Also spend enough time on each “line of notes” and edit the velocities so everything is shaped the way you want. Do you want a strong definition on the melody – try boosting the top notes. Do you want a thicker chord impression – try boosting middle notes such as 2nds, 3rds, 4ths, 5ths etc, while you try cutting some other close notes that might get in the way. Do you want to hav
NI Massive Pluck Tutorial e a stronger foundation with more fuzz – try boosting the fundamental melody in the chords.
And so on.

Also spend enough time on getting the oscillator levels right – push that oscillator Amp knob the extra amount just to try what it sounds like – maybe this does the sound. More than this, experiment with different pitches on the oscillators – how about setting Osc 2 to a fifth instead of an octave up?
When dealing with monophonic pluck performances, you can go even further and create unique signatures just by adjusting your oscillator pitches.

4. Make it POP! And other dynamic shapes…

Does your pluck sound lack that bite and aggression that should grab you? This could be caused by a bad dynamic shape in your synth sound.
To start with, it could be caused by the lack of transients. A transient is the initial peak of a sound and
Make it Pop!would be the best described as a “pop” at the start of the sound. Not only can a good transient make the sound much more appealing and grabbing, it may also help a sound cut through the mix better, as our ears are more sensitive to these – as a part of our survival mechanism.
Take a look at the song “Avicii – Street Dancer (Midnight Sleaze Remix)”, and listen to the pluck in the beginning – doesn’t it sound snappy and powerful? (Link is at the bottom)

So what techniques are there to give the sound a good transient in the box?
The first technique to take a look at is to simply edit the master envelope or volume ADSR. Start by cutting the Sustain level all the way down, and decrease the the Decaytime until you only hear a pop, then dial the sustain back in to around 75 % or so (this is generally a good amount).
But there times where you need to use another shape on the master envelope, and therefore can’t edit it to create a snap – don’t worry, there are other ways of achieving this.
One way is to use a snappy envelope on the noise oscillator. Set the noise where you think it sounds good in synth, and from there you increase the envelope amount to create snap. This can be boosted by assigning a similar envelope to the filter cutoff, to create a highend snap.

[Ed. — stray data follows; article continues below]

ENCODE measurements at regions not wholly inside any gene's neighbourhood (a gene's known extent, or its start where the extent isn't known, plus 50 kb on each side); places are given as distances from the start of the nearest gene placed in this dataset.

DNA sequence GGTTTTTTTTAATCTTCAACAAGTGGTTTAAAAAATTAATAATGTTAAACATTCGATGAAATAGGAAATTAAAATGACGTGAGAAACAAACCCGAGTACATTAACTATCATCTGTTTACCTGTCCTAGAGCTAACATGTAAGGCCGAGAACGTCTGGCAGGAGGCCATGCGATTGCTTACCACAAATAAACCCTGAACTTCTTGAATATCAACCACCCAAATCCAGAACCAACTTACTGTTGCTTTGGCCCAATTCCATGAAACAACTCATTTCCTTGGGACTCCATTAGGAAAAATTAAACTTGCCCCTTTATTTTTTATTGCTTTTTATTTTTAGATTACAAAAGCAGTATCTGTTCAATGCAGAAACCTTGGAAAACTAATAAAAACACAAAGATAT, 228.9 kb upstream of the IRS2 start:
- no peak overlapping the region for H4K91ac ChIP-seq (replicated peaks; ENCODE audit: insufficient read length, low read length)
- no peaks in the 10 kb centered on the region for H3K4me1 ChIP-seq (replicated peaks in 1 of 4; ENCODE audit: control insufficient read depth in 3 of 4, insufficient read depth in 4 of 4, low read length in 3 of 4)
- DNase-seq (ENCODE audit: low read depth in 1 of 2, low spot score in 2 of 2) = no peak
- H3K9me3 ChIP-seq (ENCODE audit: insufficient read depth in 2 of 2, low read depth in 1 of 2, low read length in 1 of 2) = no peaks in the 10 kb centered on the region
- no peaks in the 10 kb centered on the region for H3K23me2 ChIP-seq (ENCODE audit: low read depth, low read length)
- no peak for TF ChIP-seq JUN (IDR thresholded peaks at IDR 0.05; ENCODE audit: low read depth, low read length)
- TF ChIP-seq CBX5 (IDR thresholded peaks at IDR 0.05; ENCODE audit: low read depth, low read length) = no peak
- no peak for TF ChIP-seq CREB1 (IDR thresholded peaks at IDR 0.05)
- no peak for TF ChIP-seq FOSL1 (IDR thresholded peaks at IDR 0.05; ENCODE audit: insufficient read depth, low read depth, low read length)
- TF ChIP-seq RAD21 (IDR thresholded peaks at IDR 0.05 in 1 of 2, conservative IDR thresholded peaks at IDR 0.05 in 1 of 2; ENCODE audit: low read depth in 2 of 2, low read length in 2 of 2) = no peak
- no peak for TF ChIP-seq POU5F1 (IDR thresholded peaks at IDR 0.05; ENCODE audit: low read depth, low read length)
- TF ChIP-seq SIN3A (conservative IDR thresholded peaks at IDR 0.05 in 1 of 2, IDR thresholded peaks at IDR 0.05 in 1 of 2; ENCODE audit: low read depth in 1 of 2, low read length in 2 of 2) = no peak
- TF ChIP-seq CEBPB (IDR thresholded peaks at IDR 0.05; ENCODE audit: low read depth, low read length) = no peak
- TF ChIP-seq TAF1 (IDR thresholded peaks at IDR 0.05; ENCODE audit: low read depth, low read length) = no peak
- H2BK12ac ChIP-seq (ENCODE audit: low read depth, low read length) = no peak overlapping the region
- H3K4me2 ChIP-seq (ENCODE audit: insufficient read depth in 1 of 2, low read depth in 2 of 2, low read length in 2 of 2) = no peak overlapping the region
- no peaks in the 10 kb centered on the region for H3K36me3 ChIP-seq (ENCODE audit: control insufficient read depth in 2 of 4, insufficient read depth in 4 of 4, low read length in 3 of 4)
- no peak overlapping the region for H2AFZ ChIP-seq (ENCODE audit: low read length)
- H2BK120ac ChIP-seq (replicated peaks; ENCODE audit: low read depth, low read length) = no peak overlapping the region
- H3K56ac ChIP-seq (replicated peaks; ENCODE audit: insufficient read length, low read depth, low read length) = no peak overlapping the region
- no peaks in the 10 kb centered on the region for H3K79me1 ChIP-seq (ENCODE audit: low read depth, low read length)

Last but not least, a fast pitch drop can give the impression of a snap – without even consuming any headroom, but more as a psychoacoustic impression. Simply add an envelope to the oscillator pitches, and just use a short enough Decaytime that makes it sound like a short pop rather than an obvious drop in pitch.

But the dynamics-subject doesn’t end here.
Quite often I’ve made a pretty okay pluck sound, but it wasn’t until I cut down the volume Sustain and adjusted the Decaytime that I said “Wow”. Likewise, I’ve spend time with the volume envelope but constantly feeling “it’s not quite there yet” – until I set the volume envelope to be passive – meaning full sustain, and no attacktime – and then it sounded great.
In conclusion, spend some time experimenting with the dynamic shape of your sound.

5. Layering
Layering pluck synths together to create a final sound sounds like a very logical solution – but it can be dangerous if done wrong!
Since a lot of the signature in a pluck sound lies in the movement, you don’t need to make many mistakes to create a sloppy strum in the final sound.
What mistakes am I referring to? Uneven filter shapes between the different synth instances – as well as dodgy timings and values in the synth automations in the DAW.

When I make a pluck sound, I do my best to always create one main pluck layer, and then only copy this synth instance when creating new layers – this way I know that the shape between the different pluck instances are more or less synchronized.
Though I’m of course not always able to manage my layers this way – and if I’m unable to I better spend enough time trying to sync the values (especially if I use different software synths).
Luckily this may not be an as dramatic issue every time, especially not if the layer you’ve inserted is a very big one by its character, as a huge pluck instance should cover up enough “space” to prevent any sloppy impression.

As for the automation values, this can be a quite hard issue to solve in some DAWs, and even harder if you use multiple software synths among the layers. Some DAWs gives you the ability to link multiple parameters to 1 automation -> meaning one automation controls several parameters -> meaning your sound may keep its tightness as it moves in the track.
If you however don’t have this ability, you better spend some time synchronizing the values in the automation. This should be quite easy if you use mostly the same software synth, and are able to copy+paste the values from one automation to the other.

So now we have adressed the dangers of layering plucks – so what layers can we add?
Except the ones I’ve previosly mentioned, the bass note copy and the definiton copy, you can copy your pluck synth, transpose it down an octave, and adjust detuning, oscillator levels/pitches, etc to create a steady and fat foundation beneath your main layer.